27. January 2016 · Comments Off on Negative Reputation – You Can Run But You Can’t Hide · Categories: Mountain Woods Media, ORM, Social Media Consulting · Tags: , , , , , ,

This is an online reputation example of a business who thought they could take the easy way out and run from their negative reviews; customer complaints and media coverage.

Zombieland Zombie chase via FanPop Wallpaper

Before we get into the mud, the business discussed here will remain anonymous as there’s no reason for us to make their online reputation matters worse. In addition, for the record, this isn’t a client of ours nor have we ever been retained to consult with or help improve their online reputation.

Here’s what happened:

The company, which we will refer to as “The ABC Company” is a retail establishment with a single store location on the East coast.

When searching for the company’s name in Google, the first two results are secured by The ABC Company’s domain name. From there, however, it gets worse.

50 reviews in Yelp averaging two (out of five) stars.

Two negative blogs

A complaint filed with the Ripoff Report

All on the first page of Google search results.

So, rather than try to clean up its reputation, The ABC Company opted to purchase a different domain and changed their business name slightly to “The ABCD Company.”

Guess what? That strategy never works.

You see, your negative reputation will always follow you. If you (as an individual) or your business didn’t get it right the first time, then chances are good you’re going to fail the second time.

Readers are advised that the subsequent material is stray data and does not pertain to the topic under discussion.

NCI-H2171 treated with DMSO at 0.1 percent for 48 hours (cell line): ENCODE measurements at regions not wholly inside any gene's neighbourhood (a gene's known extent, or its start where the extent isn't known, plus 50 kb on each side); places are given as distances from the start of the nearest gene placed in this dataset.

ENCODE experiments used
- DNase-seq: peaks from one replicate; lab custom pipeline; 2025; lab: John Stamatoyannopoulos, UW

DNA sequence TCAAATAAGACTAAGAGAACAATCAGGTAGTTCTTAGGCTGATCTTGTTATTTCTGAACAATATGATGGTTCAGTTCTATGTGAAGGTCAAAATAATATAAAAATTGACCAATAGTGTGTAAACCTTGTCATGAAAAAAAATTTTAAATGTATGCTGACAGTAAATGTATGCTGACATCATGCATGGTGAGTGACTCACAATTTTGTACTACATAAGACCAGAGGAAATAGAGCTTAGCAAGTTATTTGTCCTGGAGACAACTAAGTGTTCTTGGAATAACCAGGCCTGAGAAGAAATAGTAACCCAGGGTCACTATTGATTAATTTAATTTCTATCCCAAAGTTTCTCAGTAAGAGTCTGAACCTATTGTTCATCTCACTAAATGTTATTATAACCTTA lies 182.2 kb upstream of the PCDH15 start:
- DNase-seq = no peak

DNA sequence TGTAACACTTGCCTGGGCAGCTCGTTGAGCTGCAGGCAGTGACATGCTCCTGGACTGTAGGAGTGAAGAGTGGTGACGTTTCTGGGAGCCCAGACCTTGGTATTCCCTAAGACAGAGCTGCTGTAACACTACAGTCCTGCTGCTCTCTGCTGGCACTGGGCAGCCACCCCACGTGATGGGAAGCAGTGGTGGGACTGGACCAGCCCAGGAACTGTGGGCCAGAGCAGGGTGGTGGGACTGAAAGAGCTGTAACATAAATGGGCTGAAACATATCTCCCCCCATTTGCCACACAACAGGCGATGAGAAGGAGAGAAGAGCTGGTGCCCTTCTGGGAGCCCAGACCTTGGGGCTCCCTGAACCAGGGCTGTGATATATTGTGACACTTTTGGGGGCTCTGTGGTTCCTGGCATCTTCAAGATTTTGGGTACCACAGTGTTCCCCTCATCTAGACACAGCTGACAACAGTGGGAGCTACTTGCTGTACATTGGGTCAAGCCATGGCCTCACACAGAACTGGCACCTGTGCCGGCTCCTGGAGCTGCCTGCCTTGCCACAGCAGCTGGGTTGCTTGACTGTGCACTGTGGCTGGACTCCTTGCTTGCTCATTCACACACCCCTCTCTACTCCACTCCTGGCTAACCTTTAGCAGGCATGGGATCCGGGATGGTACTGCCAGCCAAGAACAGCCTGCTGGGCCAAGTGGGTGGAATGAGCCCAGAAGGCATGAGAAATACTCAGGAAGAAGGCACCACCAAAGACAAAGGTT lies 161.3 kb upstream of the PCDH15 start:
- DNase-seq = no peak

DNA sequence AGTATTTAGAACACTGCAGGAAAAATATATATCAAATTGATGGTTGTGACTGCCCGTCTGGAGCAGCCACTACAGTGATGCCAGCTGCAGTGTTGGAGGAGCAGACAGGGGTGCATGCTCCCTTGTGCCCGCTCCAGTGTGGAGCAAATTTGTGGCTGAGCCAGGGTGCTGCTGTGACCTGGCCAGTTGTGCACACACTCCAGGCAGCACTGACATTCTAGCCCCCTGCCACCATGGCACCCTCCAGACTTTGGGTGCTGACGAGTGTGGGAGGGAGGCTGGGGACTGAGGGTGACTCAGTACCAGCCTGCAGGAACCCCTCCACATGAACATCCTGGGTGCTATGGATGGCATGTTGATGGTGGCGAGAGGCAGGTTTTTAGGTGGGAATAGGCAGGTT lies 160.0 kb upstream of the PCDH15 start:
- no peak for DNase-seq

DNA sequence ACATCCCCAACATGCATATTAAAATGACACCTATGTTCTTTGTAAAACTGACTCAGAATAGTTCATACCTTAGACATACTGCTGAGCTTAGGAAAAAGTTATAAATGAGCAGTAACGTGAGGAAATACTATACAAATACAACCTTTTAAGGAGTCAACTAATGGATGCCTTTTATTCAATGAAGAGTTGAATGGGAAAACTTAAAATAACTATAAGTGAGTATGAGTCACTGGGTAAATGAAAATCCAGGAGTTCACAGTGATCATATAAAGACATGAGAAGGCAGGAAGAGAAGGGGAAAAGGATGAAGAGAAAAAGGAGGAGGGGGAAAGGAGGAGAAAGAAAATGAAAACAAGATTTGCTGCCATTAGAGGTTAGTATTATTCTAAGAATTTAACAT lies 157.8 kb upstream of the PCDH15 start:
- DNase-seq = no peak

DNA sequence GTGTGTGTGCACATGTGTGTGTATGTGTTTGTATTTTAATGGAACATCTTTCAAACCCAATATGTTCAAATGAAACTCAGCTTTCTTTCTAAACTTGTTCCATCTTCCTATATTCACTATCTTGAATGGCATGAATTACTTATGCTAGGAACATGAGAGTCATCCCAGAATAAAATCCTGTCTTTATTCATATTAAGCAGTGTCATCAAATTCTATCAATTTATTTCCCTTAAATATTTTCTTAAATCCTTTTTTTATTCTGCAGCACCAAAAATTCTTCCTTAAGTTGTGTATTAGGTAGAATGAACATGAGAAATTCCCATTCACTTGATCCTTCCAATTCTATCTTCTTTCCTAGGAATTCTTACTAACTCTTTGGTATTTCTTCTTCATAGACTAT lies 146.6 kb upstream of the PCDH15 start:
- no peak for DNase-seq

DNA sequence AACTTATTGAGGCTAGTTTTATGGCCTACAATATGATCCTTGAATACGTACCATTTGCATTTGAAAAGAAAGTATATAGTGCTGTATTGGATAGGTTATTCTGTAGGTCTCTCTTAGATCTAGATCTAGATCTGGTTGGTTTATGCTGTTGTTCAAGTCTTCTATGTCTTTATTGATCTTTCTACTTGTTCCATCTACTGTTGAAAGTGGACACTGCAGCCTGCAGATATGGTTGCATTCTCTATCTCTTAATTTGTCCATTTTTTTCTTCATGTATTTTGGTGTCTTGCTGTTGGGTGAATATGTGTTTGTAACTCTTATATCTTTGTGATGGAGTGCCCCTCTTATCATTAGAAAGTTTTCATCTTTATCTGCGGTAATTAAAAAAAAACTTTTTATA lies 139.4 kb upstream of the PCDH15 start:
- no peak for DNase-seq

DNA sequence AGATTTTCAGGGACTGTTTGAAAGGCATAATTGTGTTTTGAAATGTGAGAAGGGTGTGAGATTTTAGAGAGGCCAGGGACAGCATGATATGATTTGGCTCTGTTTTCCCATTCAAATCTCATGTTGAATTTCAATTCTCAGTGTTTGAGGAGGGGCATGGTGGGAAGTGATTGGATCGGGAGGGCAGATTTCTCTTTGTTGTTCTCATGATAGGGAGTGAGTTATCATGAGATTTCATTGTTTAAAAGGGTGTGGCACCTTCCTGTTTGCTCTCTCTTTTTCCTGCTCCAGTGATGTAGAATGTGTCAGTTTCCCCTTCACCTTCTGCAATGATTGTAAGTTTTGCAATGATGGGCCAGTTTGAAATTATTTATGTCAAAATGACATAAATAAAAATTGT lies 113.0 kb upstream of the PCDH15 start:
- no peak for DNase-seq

The “new” business continued to earn poor reviews; negative complaints; media coverage as well as an onslaught of comments informing everyone that “The ABCD Company” is the same as “The ABC Company,” etc.

The “new” business has secured the top two results in Google with their new domain name, but a fresh batch of negative posts follow, including:

Back-to-back negative news stories.

Those same 50 bad Yelp reviews (reviewers helped Yelp connect the new company with the old company).

A negative blog.

A legal matter.

Two more negative blogs and a negative Facebook Page attacking the new company round out the Top 10 search results.

Overall, the reputation for the “new” firm is worse than the original company.

Where do you start?

Well, besides shuttering your doors and never going into business again, this is an online reputation problem from a very dark place. It would require the following:

  • There’s obviously more here than just an upset customer or two, so other problems exist within the company itself. Processes, products, services and staff need to be corrected; modified and re-trained internally first.
  • Develop and implement a strong public relations campaign. Only new and fresh online media coverage (print and video) can outrank old negative URLs appearing in search results.